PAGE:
Osborne needs to leave me alone; my patients with him is wearing thin. I also want to make real clear that Doug Jones has been a long-time Democrat snitch to Republicans, one who would run to Gallion and tell him everything he knew. Jones even joined Gallion's firm, paying in and snitching on Democratic presidential campaigns, such as the one for Hillary Clinton in 2008, while Gallion was helping the John McCain campaign.
I hung around and watched, until June 2008, when I went to Russia to help elect President Obama. I was working to uncover. as a press operative, what was going on with the McCain camp. Tommy Gallion liked me, but got really mad when I helped Obama's bunch out Mccain's involvement with Russian oligarch Oleg Deripaska. But I really switched parties and was always honest with Gallion. I could no longer help the GOP because of Saudi and Russian stuff, due to my FEMA and state clients.
Doug Jones, on the other hand, was yapping a storm about Hillary to McCain bunch, and Tommy shared as he thought he could beat Obama easier than Clinton.I hung around, taking it all in to help Obama. I was secretly at the time leaking to Madsen all McCain was doing, plus Hillary. You can look back at his articles and see it.
I love Tommy, but we were no longer operatives for the same party. As for Doug Jones, he snitches for all sides and is a creep. But Doug and Tommy were helping McCain. I told you all that Jones was a closeted Republican.
Matt Osborne needs to wake up; his guy is a closeted Republican. I am thankful for all I learned from Republican operative Gallion. I feel like I was taught by one of the best GOP operatives how to get info from all sides -- and I have taken all I learned to the Progressive Democrat team.
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Harmison's family ties to the Greene County Prosecuting Attorney's Office also likely explain his corrupt handling of a recent probation-revocation hearing involving former NFL player Dorial Green-Beckham.
In the 11-year history of Legal Schnauzer, I've observed a lot of corrupt judges. But this might be the most blatant judicial scandal I've witnessed. It revolves around a Springfield, MO lawyer named Eric Ryan Olson.
Harmison did not disclose his conflict of interest before conducting a bench trial in the matter. Carol filed six post-trial motions -- including a Motion to Vacate Judgment As Made By A Judge Who Was Disqualified Due to Undisclosed Conflicts of Interest -- which brought the matter to Harmison's attention, in clear and unmistakable language. (Motion is embedded at the end of this post.) Carol's motion showed that the judgment against her was due to be vacated, per U.S. Supreme Court precedent in Liljeberg v. Health Services Acquisition Corp. (U.S., 1988). Harmison, however, did not vacate and gave little or no indication that he had even read the motion.
Harmison's conflict also involves dubious actions that apparently were orchestrated to allow former Gov. Eric Greitens to appoint him to a Greene County judicial seat. Greitens, of course, since has resigned in a wave of scandals.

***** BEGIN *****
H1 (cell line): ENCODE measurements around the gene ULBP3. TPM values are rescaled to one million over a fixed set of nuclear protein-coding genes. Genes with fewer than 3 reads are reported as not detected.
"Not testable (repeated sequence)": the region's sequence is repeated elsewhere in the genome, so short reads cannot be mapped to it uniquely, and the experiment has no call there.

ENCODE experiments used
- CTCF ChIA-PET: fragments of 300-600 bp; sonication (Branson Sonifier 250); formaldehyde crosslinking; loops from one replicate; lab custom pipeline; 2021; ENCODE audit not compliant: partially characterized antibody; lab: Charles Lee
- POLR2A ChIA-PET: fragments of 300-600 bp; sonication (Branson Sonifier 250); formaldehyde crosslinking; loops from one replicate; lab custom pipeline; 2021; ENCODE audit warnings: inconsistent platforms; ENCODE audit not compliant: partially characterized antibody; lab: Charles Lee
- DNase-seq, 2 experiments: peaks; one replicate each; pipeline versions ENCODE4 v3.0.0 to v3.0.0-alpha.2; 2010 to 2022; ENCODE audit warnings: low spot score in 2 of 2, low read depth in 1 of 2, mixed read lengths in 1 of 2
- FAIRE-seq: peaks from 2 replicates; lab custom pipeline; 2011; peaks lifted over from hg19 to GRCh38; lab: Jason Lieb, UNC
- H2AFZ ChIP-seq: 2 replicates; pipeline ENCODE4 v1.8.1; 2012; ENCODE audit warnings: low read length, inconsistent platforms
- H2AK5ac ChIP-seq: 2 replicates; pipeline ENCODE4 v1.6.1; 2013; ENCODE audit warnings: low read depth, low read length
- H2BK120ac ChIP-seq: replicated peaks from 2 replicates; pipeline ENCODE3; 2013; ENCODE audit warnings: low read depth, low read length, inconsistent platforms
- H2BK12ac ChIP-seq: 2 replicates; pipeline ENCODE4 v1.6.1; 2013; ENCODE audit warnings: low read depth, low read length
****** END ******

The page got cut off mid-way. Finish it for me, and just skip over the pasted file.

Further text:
That leaves us with the following questions:
(1) Did Carol receive "fundamental fairness," required by 32.09? Nope.
(2) Did Carol's judge have an improper "proscribed relationship," or "interest in the cause"? Without question. His son-in-law was part of the team that brought the charges.
(3) Was Carol's trial "impartial" and did it "appear to be so"? Not even close.
Where does attorney Eric Ryan Olson enter the picture? The Greene County Prosecutor's Office brought charges against Carol on Sept. 8, 2016. Olson worked in the office, serving as senior assistant to Prosecuting Attorney Dan Patterson. At the time, Olson was engaged to Jessica Harmison, Judge Jerry Harmison's oldest daughter.
Carol was not arrested until Jan. 31. 2017. That means Ryan Olson was part of the prosecution team that brought charges against Carol and pursued her arrest. Throughout that time, he was engaged, or married to, Jessica Harmison -- who just happened to be Judge Jerry Harmison's daughter, making Ryan Olson the judge's son--in-law for part of the time that the case against Carol was launched.
How does the Olson/Harmison connection create a disqualifying conflict for Judge Harmison, and how does it tie to the machinations the family took to ensure that Jerry Harmison could be appointed as a judge? We will examine those questions in an upcoming post.
(To be continued)
Jill Simpson, a veteran Alabama political insider, recently wrote on Facebook that Osborne has worked for years with Doug Jones, whom the Dry Alabama scam was designed to get elected. That enhances the likelihood that Osborne and his friend came to our home at Jones' direction, for reasons that had nothing to do with trying to help. Writes Simpson:
Matt Osborne I hear is spreading once again lies about me starting the Liberty Duke-Rob Riley love story and Luther Strange and Jessica Garrison love story that they have been attacking me over for several years now, which I was not involved in. . .
So you all know once and for all, Osborne and Doug have worked together for years. he is part of Doug's network of very ugly operatives running such things as Breitbart Unmasked for Doug. I might add he has screwed with me for years saying all kinds of crazy things about me for Doug and also screwed with Breitbarters claiming I did this and that when it was him and Doug Jones, his rotten Russian-bot buddy.
As for Melissa Brewer, how sensitive is that subject? Let's consider some of our interactions with Osborne on Twitter, which came after we had shown Osborne's claims that he acted within the law on Dry Alabama were false. In fact, Osborne's actions violated 18 U.S.C. 371, the same statute that Special Counsel Robert Mueller used to indict Russian nationals for interfering in the 2016 presidential election. From our back-and-forth with Osborne on Twitter, where he uses the handle "Stephen Miller's Fright Wig":